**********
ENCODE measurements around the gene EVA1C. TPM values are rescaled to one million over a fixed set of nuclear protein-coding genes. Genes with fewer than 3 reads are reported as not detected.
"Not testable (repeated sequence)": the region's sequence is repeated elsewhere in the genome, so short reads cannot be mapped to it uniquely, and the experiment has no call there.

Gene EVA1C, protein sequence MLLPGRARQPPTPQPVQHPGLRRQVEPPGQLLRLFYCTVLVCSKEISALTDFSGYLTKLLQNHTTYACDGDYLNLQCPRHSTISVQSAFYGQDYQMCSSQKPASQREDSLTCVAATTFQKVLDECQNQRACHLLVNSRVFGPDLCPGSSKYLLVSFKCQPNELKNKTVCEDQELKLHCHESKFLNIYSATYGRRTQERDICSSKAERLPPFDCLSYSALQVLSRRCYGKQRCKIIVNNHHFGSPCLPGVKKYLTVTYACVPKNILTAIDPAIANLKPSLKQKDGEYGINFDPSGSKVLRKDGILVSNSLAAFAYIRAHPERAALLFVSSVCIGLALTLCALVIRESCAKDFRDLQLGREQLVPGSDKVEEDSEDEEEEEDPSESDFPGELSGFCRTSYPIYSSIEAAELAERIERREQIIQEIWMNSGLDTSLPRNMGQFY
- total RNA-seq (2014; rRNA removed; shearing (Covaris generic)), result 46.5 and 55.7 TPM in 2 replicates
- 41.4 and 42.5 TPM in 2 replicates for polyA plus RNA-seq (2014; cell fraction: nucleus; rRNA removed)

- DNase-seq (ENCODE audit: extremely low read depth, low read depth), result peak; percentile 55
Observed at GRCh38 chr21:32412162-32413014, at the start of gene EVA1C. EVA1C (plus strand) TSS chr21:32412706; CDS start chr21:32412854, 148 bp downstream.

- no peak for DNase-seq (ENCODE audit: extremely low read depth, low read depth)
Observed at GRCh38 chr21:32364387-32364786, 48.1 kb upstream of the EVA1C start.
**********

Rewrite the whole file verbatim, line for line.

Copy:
ENCODE measurements around the gene EVA1C. TPM values are rescaled to one million over a fixed set of nuclear protein-coding genes. Genes with fewer than 3 reads are reported as not detected.
"Not testable (repeated sequence)": the region's sequence is repeated elsewhere in the genome, so short reads cannot be mapped to it uniquely, and the experiment has no call there.

Gene EVA1C, protein sequence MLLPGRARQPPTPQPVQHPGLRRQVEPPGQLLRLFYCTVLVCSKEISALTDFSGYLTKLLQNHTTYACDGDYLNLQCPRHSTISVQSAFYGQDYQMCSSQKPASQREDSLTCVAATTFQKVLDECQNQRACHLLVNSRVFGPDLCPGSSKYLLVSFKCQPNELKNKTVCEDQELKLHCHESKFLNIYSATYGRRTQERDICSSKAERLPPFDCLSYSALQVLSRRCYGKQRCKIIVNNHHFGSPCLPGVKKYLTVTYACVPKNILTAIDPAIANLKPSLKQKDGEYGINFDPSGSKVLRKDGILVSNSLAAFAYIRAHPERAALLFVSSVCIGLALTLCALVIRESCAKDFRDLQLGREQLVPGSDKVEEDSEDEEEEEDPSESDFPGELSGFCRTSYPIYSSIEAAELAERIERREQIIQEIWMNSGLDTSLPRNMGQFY
- total RNA-seq (2014; rRNA removed; shearing (Covaris generic)), result 46.5 and 55.7 TPM in 2 replicates
- 41.4 and 42.5 TPM in 2 replicates for polyA plus RNA-seq (2014; cell fraction: nucleus; rRNA removed)

- DNase-seq (ENCODE audit: extremely low read depth, low read depth), result peak; percentile 55
Observed at GRCh38 chr21:32412162-32413014, at the start of gene EVA1C. EVA1C (plus strand) TSS chr21:32412706; CDS start chr21:32412854, 148 bp downstream.

- no peak for DNase-seq (ENCODE audit: extremely low read depth, low read depth)
Observed at GRCh38 chr21:32364387-32364786, 48.1 kb upstream of the EVA1C start.